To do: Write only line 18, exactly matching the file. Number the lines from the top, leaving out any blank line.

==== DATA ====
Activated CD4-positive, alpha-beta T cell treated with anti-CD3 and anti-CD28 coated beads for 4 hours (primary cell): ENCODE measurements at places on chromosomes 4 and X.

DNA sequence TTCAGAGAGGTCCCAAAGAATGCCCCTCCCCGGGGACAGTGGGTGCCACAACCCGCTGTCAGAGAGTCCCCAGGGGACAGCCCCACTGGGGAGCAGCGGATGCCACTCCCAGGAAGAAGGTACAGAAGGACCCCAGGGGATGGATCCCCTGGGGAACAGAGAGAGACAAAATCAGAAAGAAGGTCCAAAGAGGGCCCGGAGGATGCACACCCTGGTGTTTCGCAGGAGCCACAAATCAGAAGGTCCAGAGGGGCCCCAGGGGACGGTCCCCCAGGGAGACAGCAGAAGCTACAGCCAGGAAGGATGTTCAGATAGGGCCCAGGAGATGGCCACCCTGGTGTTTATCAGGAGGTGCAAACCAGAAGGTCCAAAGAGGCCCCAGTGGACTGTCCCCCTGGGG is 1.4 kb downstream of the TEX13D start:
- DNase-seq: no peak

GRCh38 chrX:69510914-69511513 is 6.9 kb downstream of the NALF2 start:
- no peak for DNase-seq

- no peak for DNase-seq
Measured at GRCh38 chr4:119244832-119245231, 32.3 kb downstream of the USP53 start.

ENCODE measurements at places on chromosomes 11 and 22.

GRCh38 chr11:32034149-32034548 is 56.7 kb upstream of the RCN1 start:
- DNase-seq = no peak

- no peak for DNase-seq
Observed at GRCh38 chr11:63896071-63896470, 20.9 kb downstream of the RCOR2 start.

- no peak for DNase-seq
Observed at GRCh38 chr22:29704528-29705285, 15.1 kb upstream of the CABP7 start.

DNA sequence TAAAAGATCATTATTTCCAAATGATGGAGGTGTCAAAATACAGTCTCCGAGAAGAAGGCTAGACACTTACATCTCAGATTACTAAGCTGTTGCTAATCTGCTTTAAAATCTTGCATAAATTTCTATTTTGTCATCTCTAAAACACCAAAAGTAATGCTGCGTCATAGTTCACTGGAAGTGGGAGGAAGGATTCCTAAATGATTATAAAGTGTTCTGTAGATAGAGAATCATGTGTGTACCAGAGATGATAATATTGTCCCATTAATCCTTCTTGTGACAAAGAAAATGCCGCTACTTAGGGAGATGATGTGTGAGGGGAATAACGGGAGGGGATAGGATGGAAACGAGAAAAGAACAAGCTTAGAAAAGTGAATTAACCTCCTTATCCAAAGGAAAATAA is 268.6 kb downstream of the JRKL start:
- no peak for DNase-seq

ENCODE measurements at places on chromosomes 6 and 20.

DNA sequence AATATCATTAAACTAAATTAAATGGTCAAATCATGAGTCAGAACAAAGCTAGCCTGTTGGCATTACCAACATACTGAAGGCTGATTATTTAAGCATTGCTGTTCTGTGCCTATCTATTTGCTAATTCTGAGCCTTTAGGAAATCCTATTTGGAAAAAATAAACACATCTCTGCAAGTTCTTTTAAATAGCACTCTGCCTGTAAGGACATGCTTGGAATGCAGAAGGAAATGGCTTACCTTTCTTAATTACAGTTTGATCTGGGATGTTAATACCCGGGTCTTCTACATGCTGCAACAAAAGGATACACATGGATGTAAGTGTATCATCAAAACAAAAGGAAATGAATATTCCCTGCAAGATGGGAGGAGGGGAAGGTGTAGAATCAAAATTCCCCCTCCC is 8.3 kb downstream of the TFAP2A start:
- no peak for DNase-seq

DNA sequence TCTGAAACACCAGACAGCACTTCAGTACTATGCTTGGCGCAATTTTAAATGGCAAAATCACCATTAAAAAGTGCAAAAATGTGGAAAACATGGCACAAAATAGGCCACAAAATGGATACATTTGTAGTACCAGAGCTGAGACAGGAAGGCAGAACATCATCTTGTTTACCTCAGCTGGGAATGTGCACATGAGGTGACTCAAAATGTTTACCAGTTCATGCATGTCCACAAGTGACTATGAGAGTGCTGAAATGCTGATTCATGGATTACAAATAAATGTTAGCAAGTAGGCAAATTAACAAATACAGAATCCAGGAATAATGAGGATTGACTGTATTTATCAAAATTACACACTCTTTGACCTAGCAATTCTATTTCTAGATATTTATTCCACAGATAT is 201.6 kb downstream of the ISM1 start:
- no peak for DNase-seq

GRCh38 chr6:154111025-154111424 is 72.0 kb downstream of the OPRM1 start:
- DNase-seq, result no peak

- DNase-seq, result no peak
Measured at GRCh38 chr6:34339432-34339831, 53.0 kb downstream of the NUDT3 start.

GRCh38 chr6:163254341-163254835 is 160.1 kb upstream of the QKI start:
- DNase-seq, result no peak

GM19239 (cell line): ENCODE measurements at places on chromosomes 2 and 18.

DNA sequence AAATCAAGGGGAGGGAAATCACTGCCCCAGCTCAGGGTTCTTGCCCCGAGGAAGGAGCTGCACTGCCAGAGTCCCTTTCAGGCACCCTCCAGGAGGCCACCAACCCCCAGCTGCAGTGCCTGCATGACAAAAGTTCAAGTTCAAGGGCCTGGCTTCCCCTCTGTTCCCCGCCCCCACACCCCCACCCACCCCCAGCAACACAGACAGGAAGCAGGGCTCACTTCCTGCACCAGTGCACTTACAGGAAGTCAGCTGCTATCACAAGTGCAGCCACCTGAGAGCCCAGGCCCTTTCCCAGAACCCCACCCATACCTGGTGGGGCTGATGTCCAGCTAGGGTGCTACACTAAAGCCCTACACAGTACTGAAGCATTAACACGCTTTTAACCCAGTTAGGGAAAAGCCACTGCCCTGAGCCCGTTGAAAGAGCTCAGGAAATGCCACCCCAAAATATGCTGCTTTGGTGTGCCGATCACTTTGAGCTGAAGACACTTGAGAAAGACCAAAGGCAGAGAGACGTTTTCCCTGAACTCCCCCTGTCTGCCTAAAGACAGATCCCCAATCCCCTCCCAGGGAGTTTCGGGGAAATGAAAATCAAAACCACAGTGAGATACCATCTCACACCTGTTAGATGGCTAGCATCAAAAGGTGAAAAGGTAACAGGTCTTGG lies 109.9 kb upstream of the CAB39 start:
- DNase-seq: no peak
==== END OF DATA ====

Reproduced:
DNA sequence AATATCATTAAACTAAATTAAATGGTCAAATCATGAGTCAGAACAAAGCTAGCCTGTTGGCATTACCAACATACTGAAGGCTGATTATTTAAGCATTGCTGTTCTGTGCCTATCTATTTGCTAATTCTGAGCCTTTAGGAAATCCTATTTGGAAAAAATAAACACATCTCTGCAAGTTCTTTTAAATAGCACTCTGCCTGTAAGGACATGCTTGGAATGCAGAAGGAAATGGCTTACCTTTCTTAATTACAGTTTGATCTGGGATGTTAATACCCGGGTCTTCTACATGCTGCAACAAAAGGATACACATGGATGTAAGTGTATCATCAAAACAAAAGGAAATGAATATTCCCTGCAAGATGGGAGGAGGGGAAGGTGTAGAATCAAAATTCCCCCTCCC is 8.3 kb downstream of the TFAP2A start: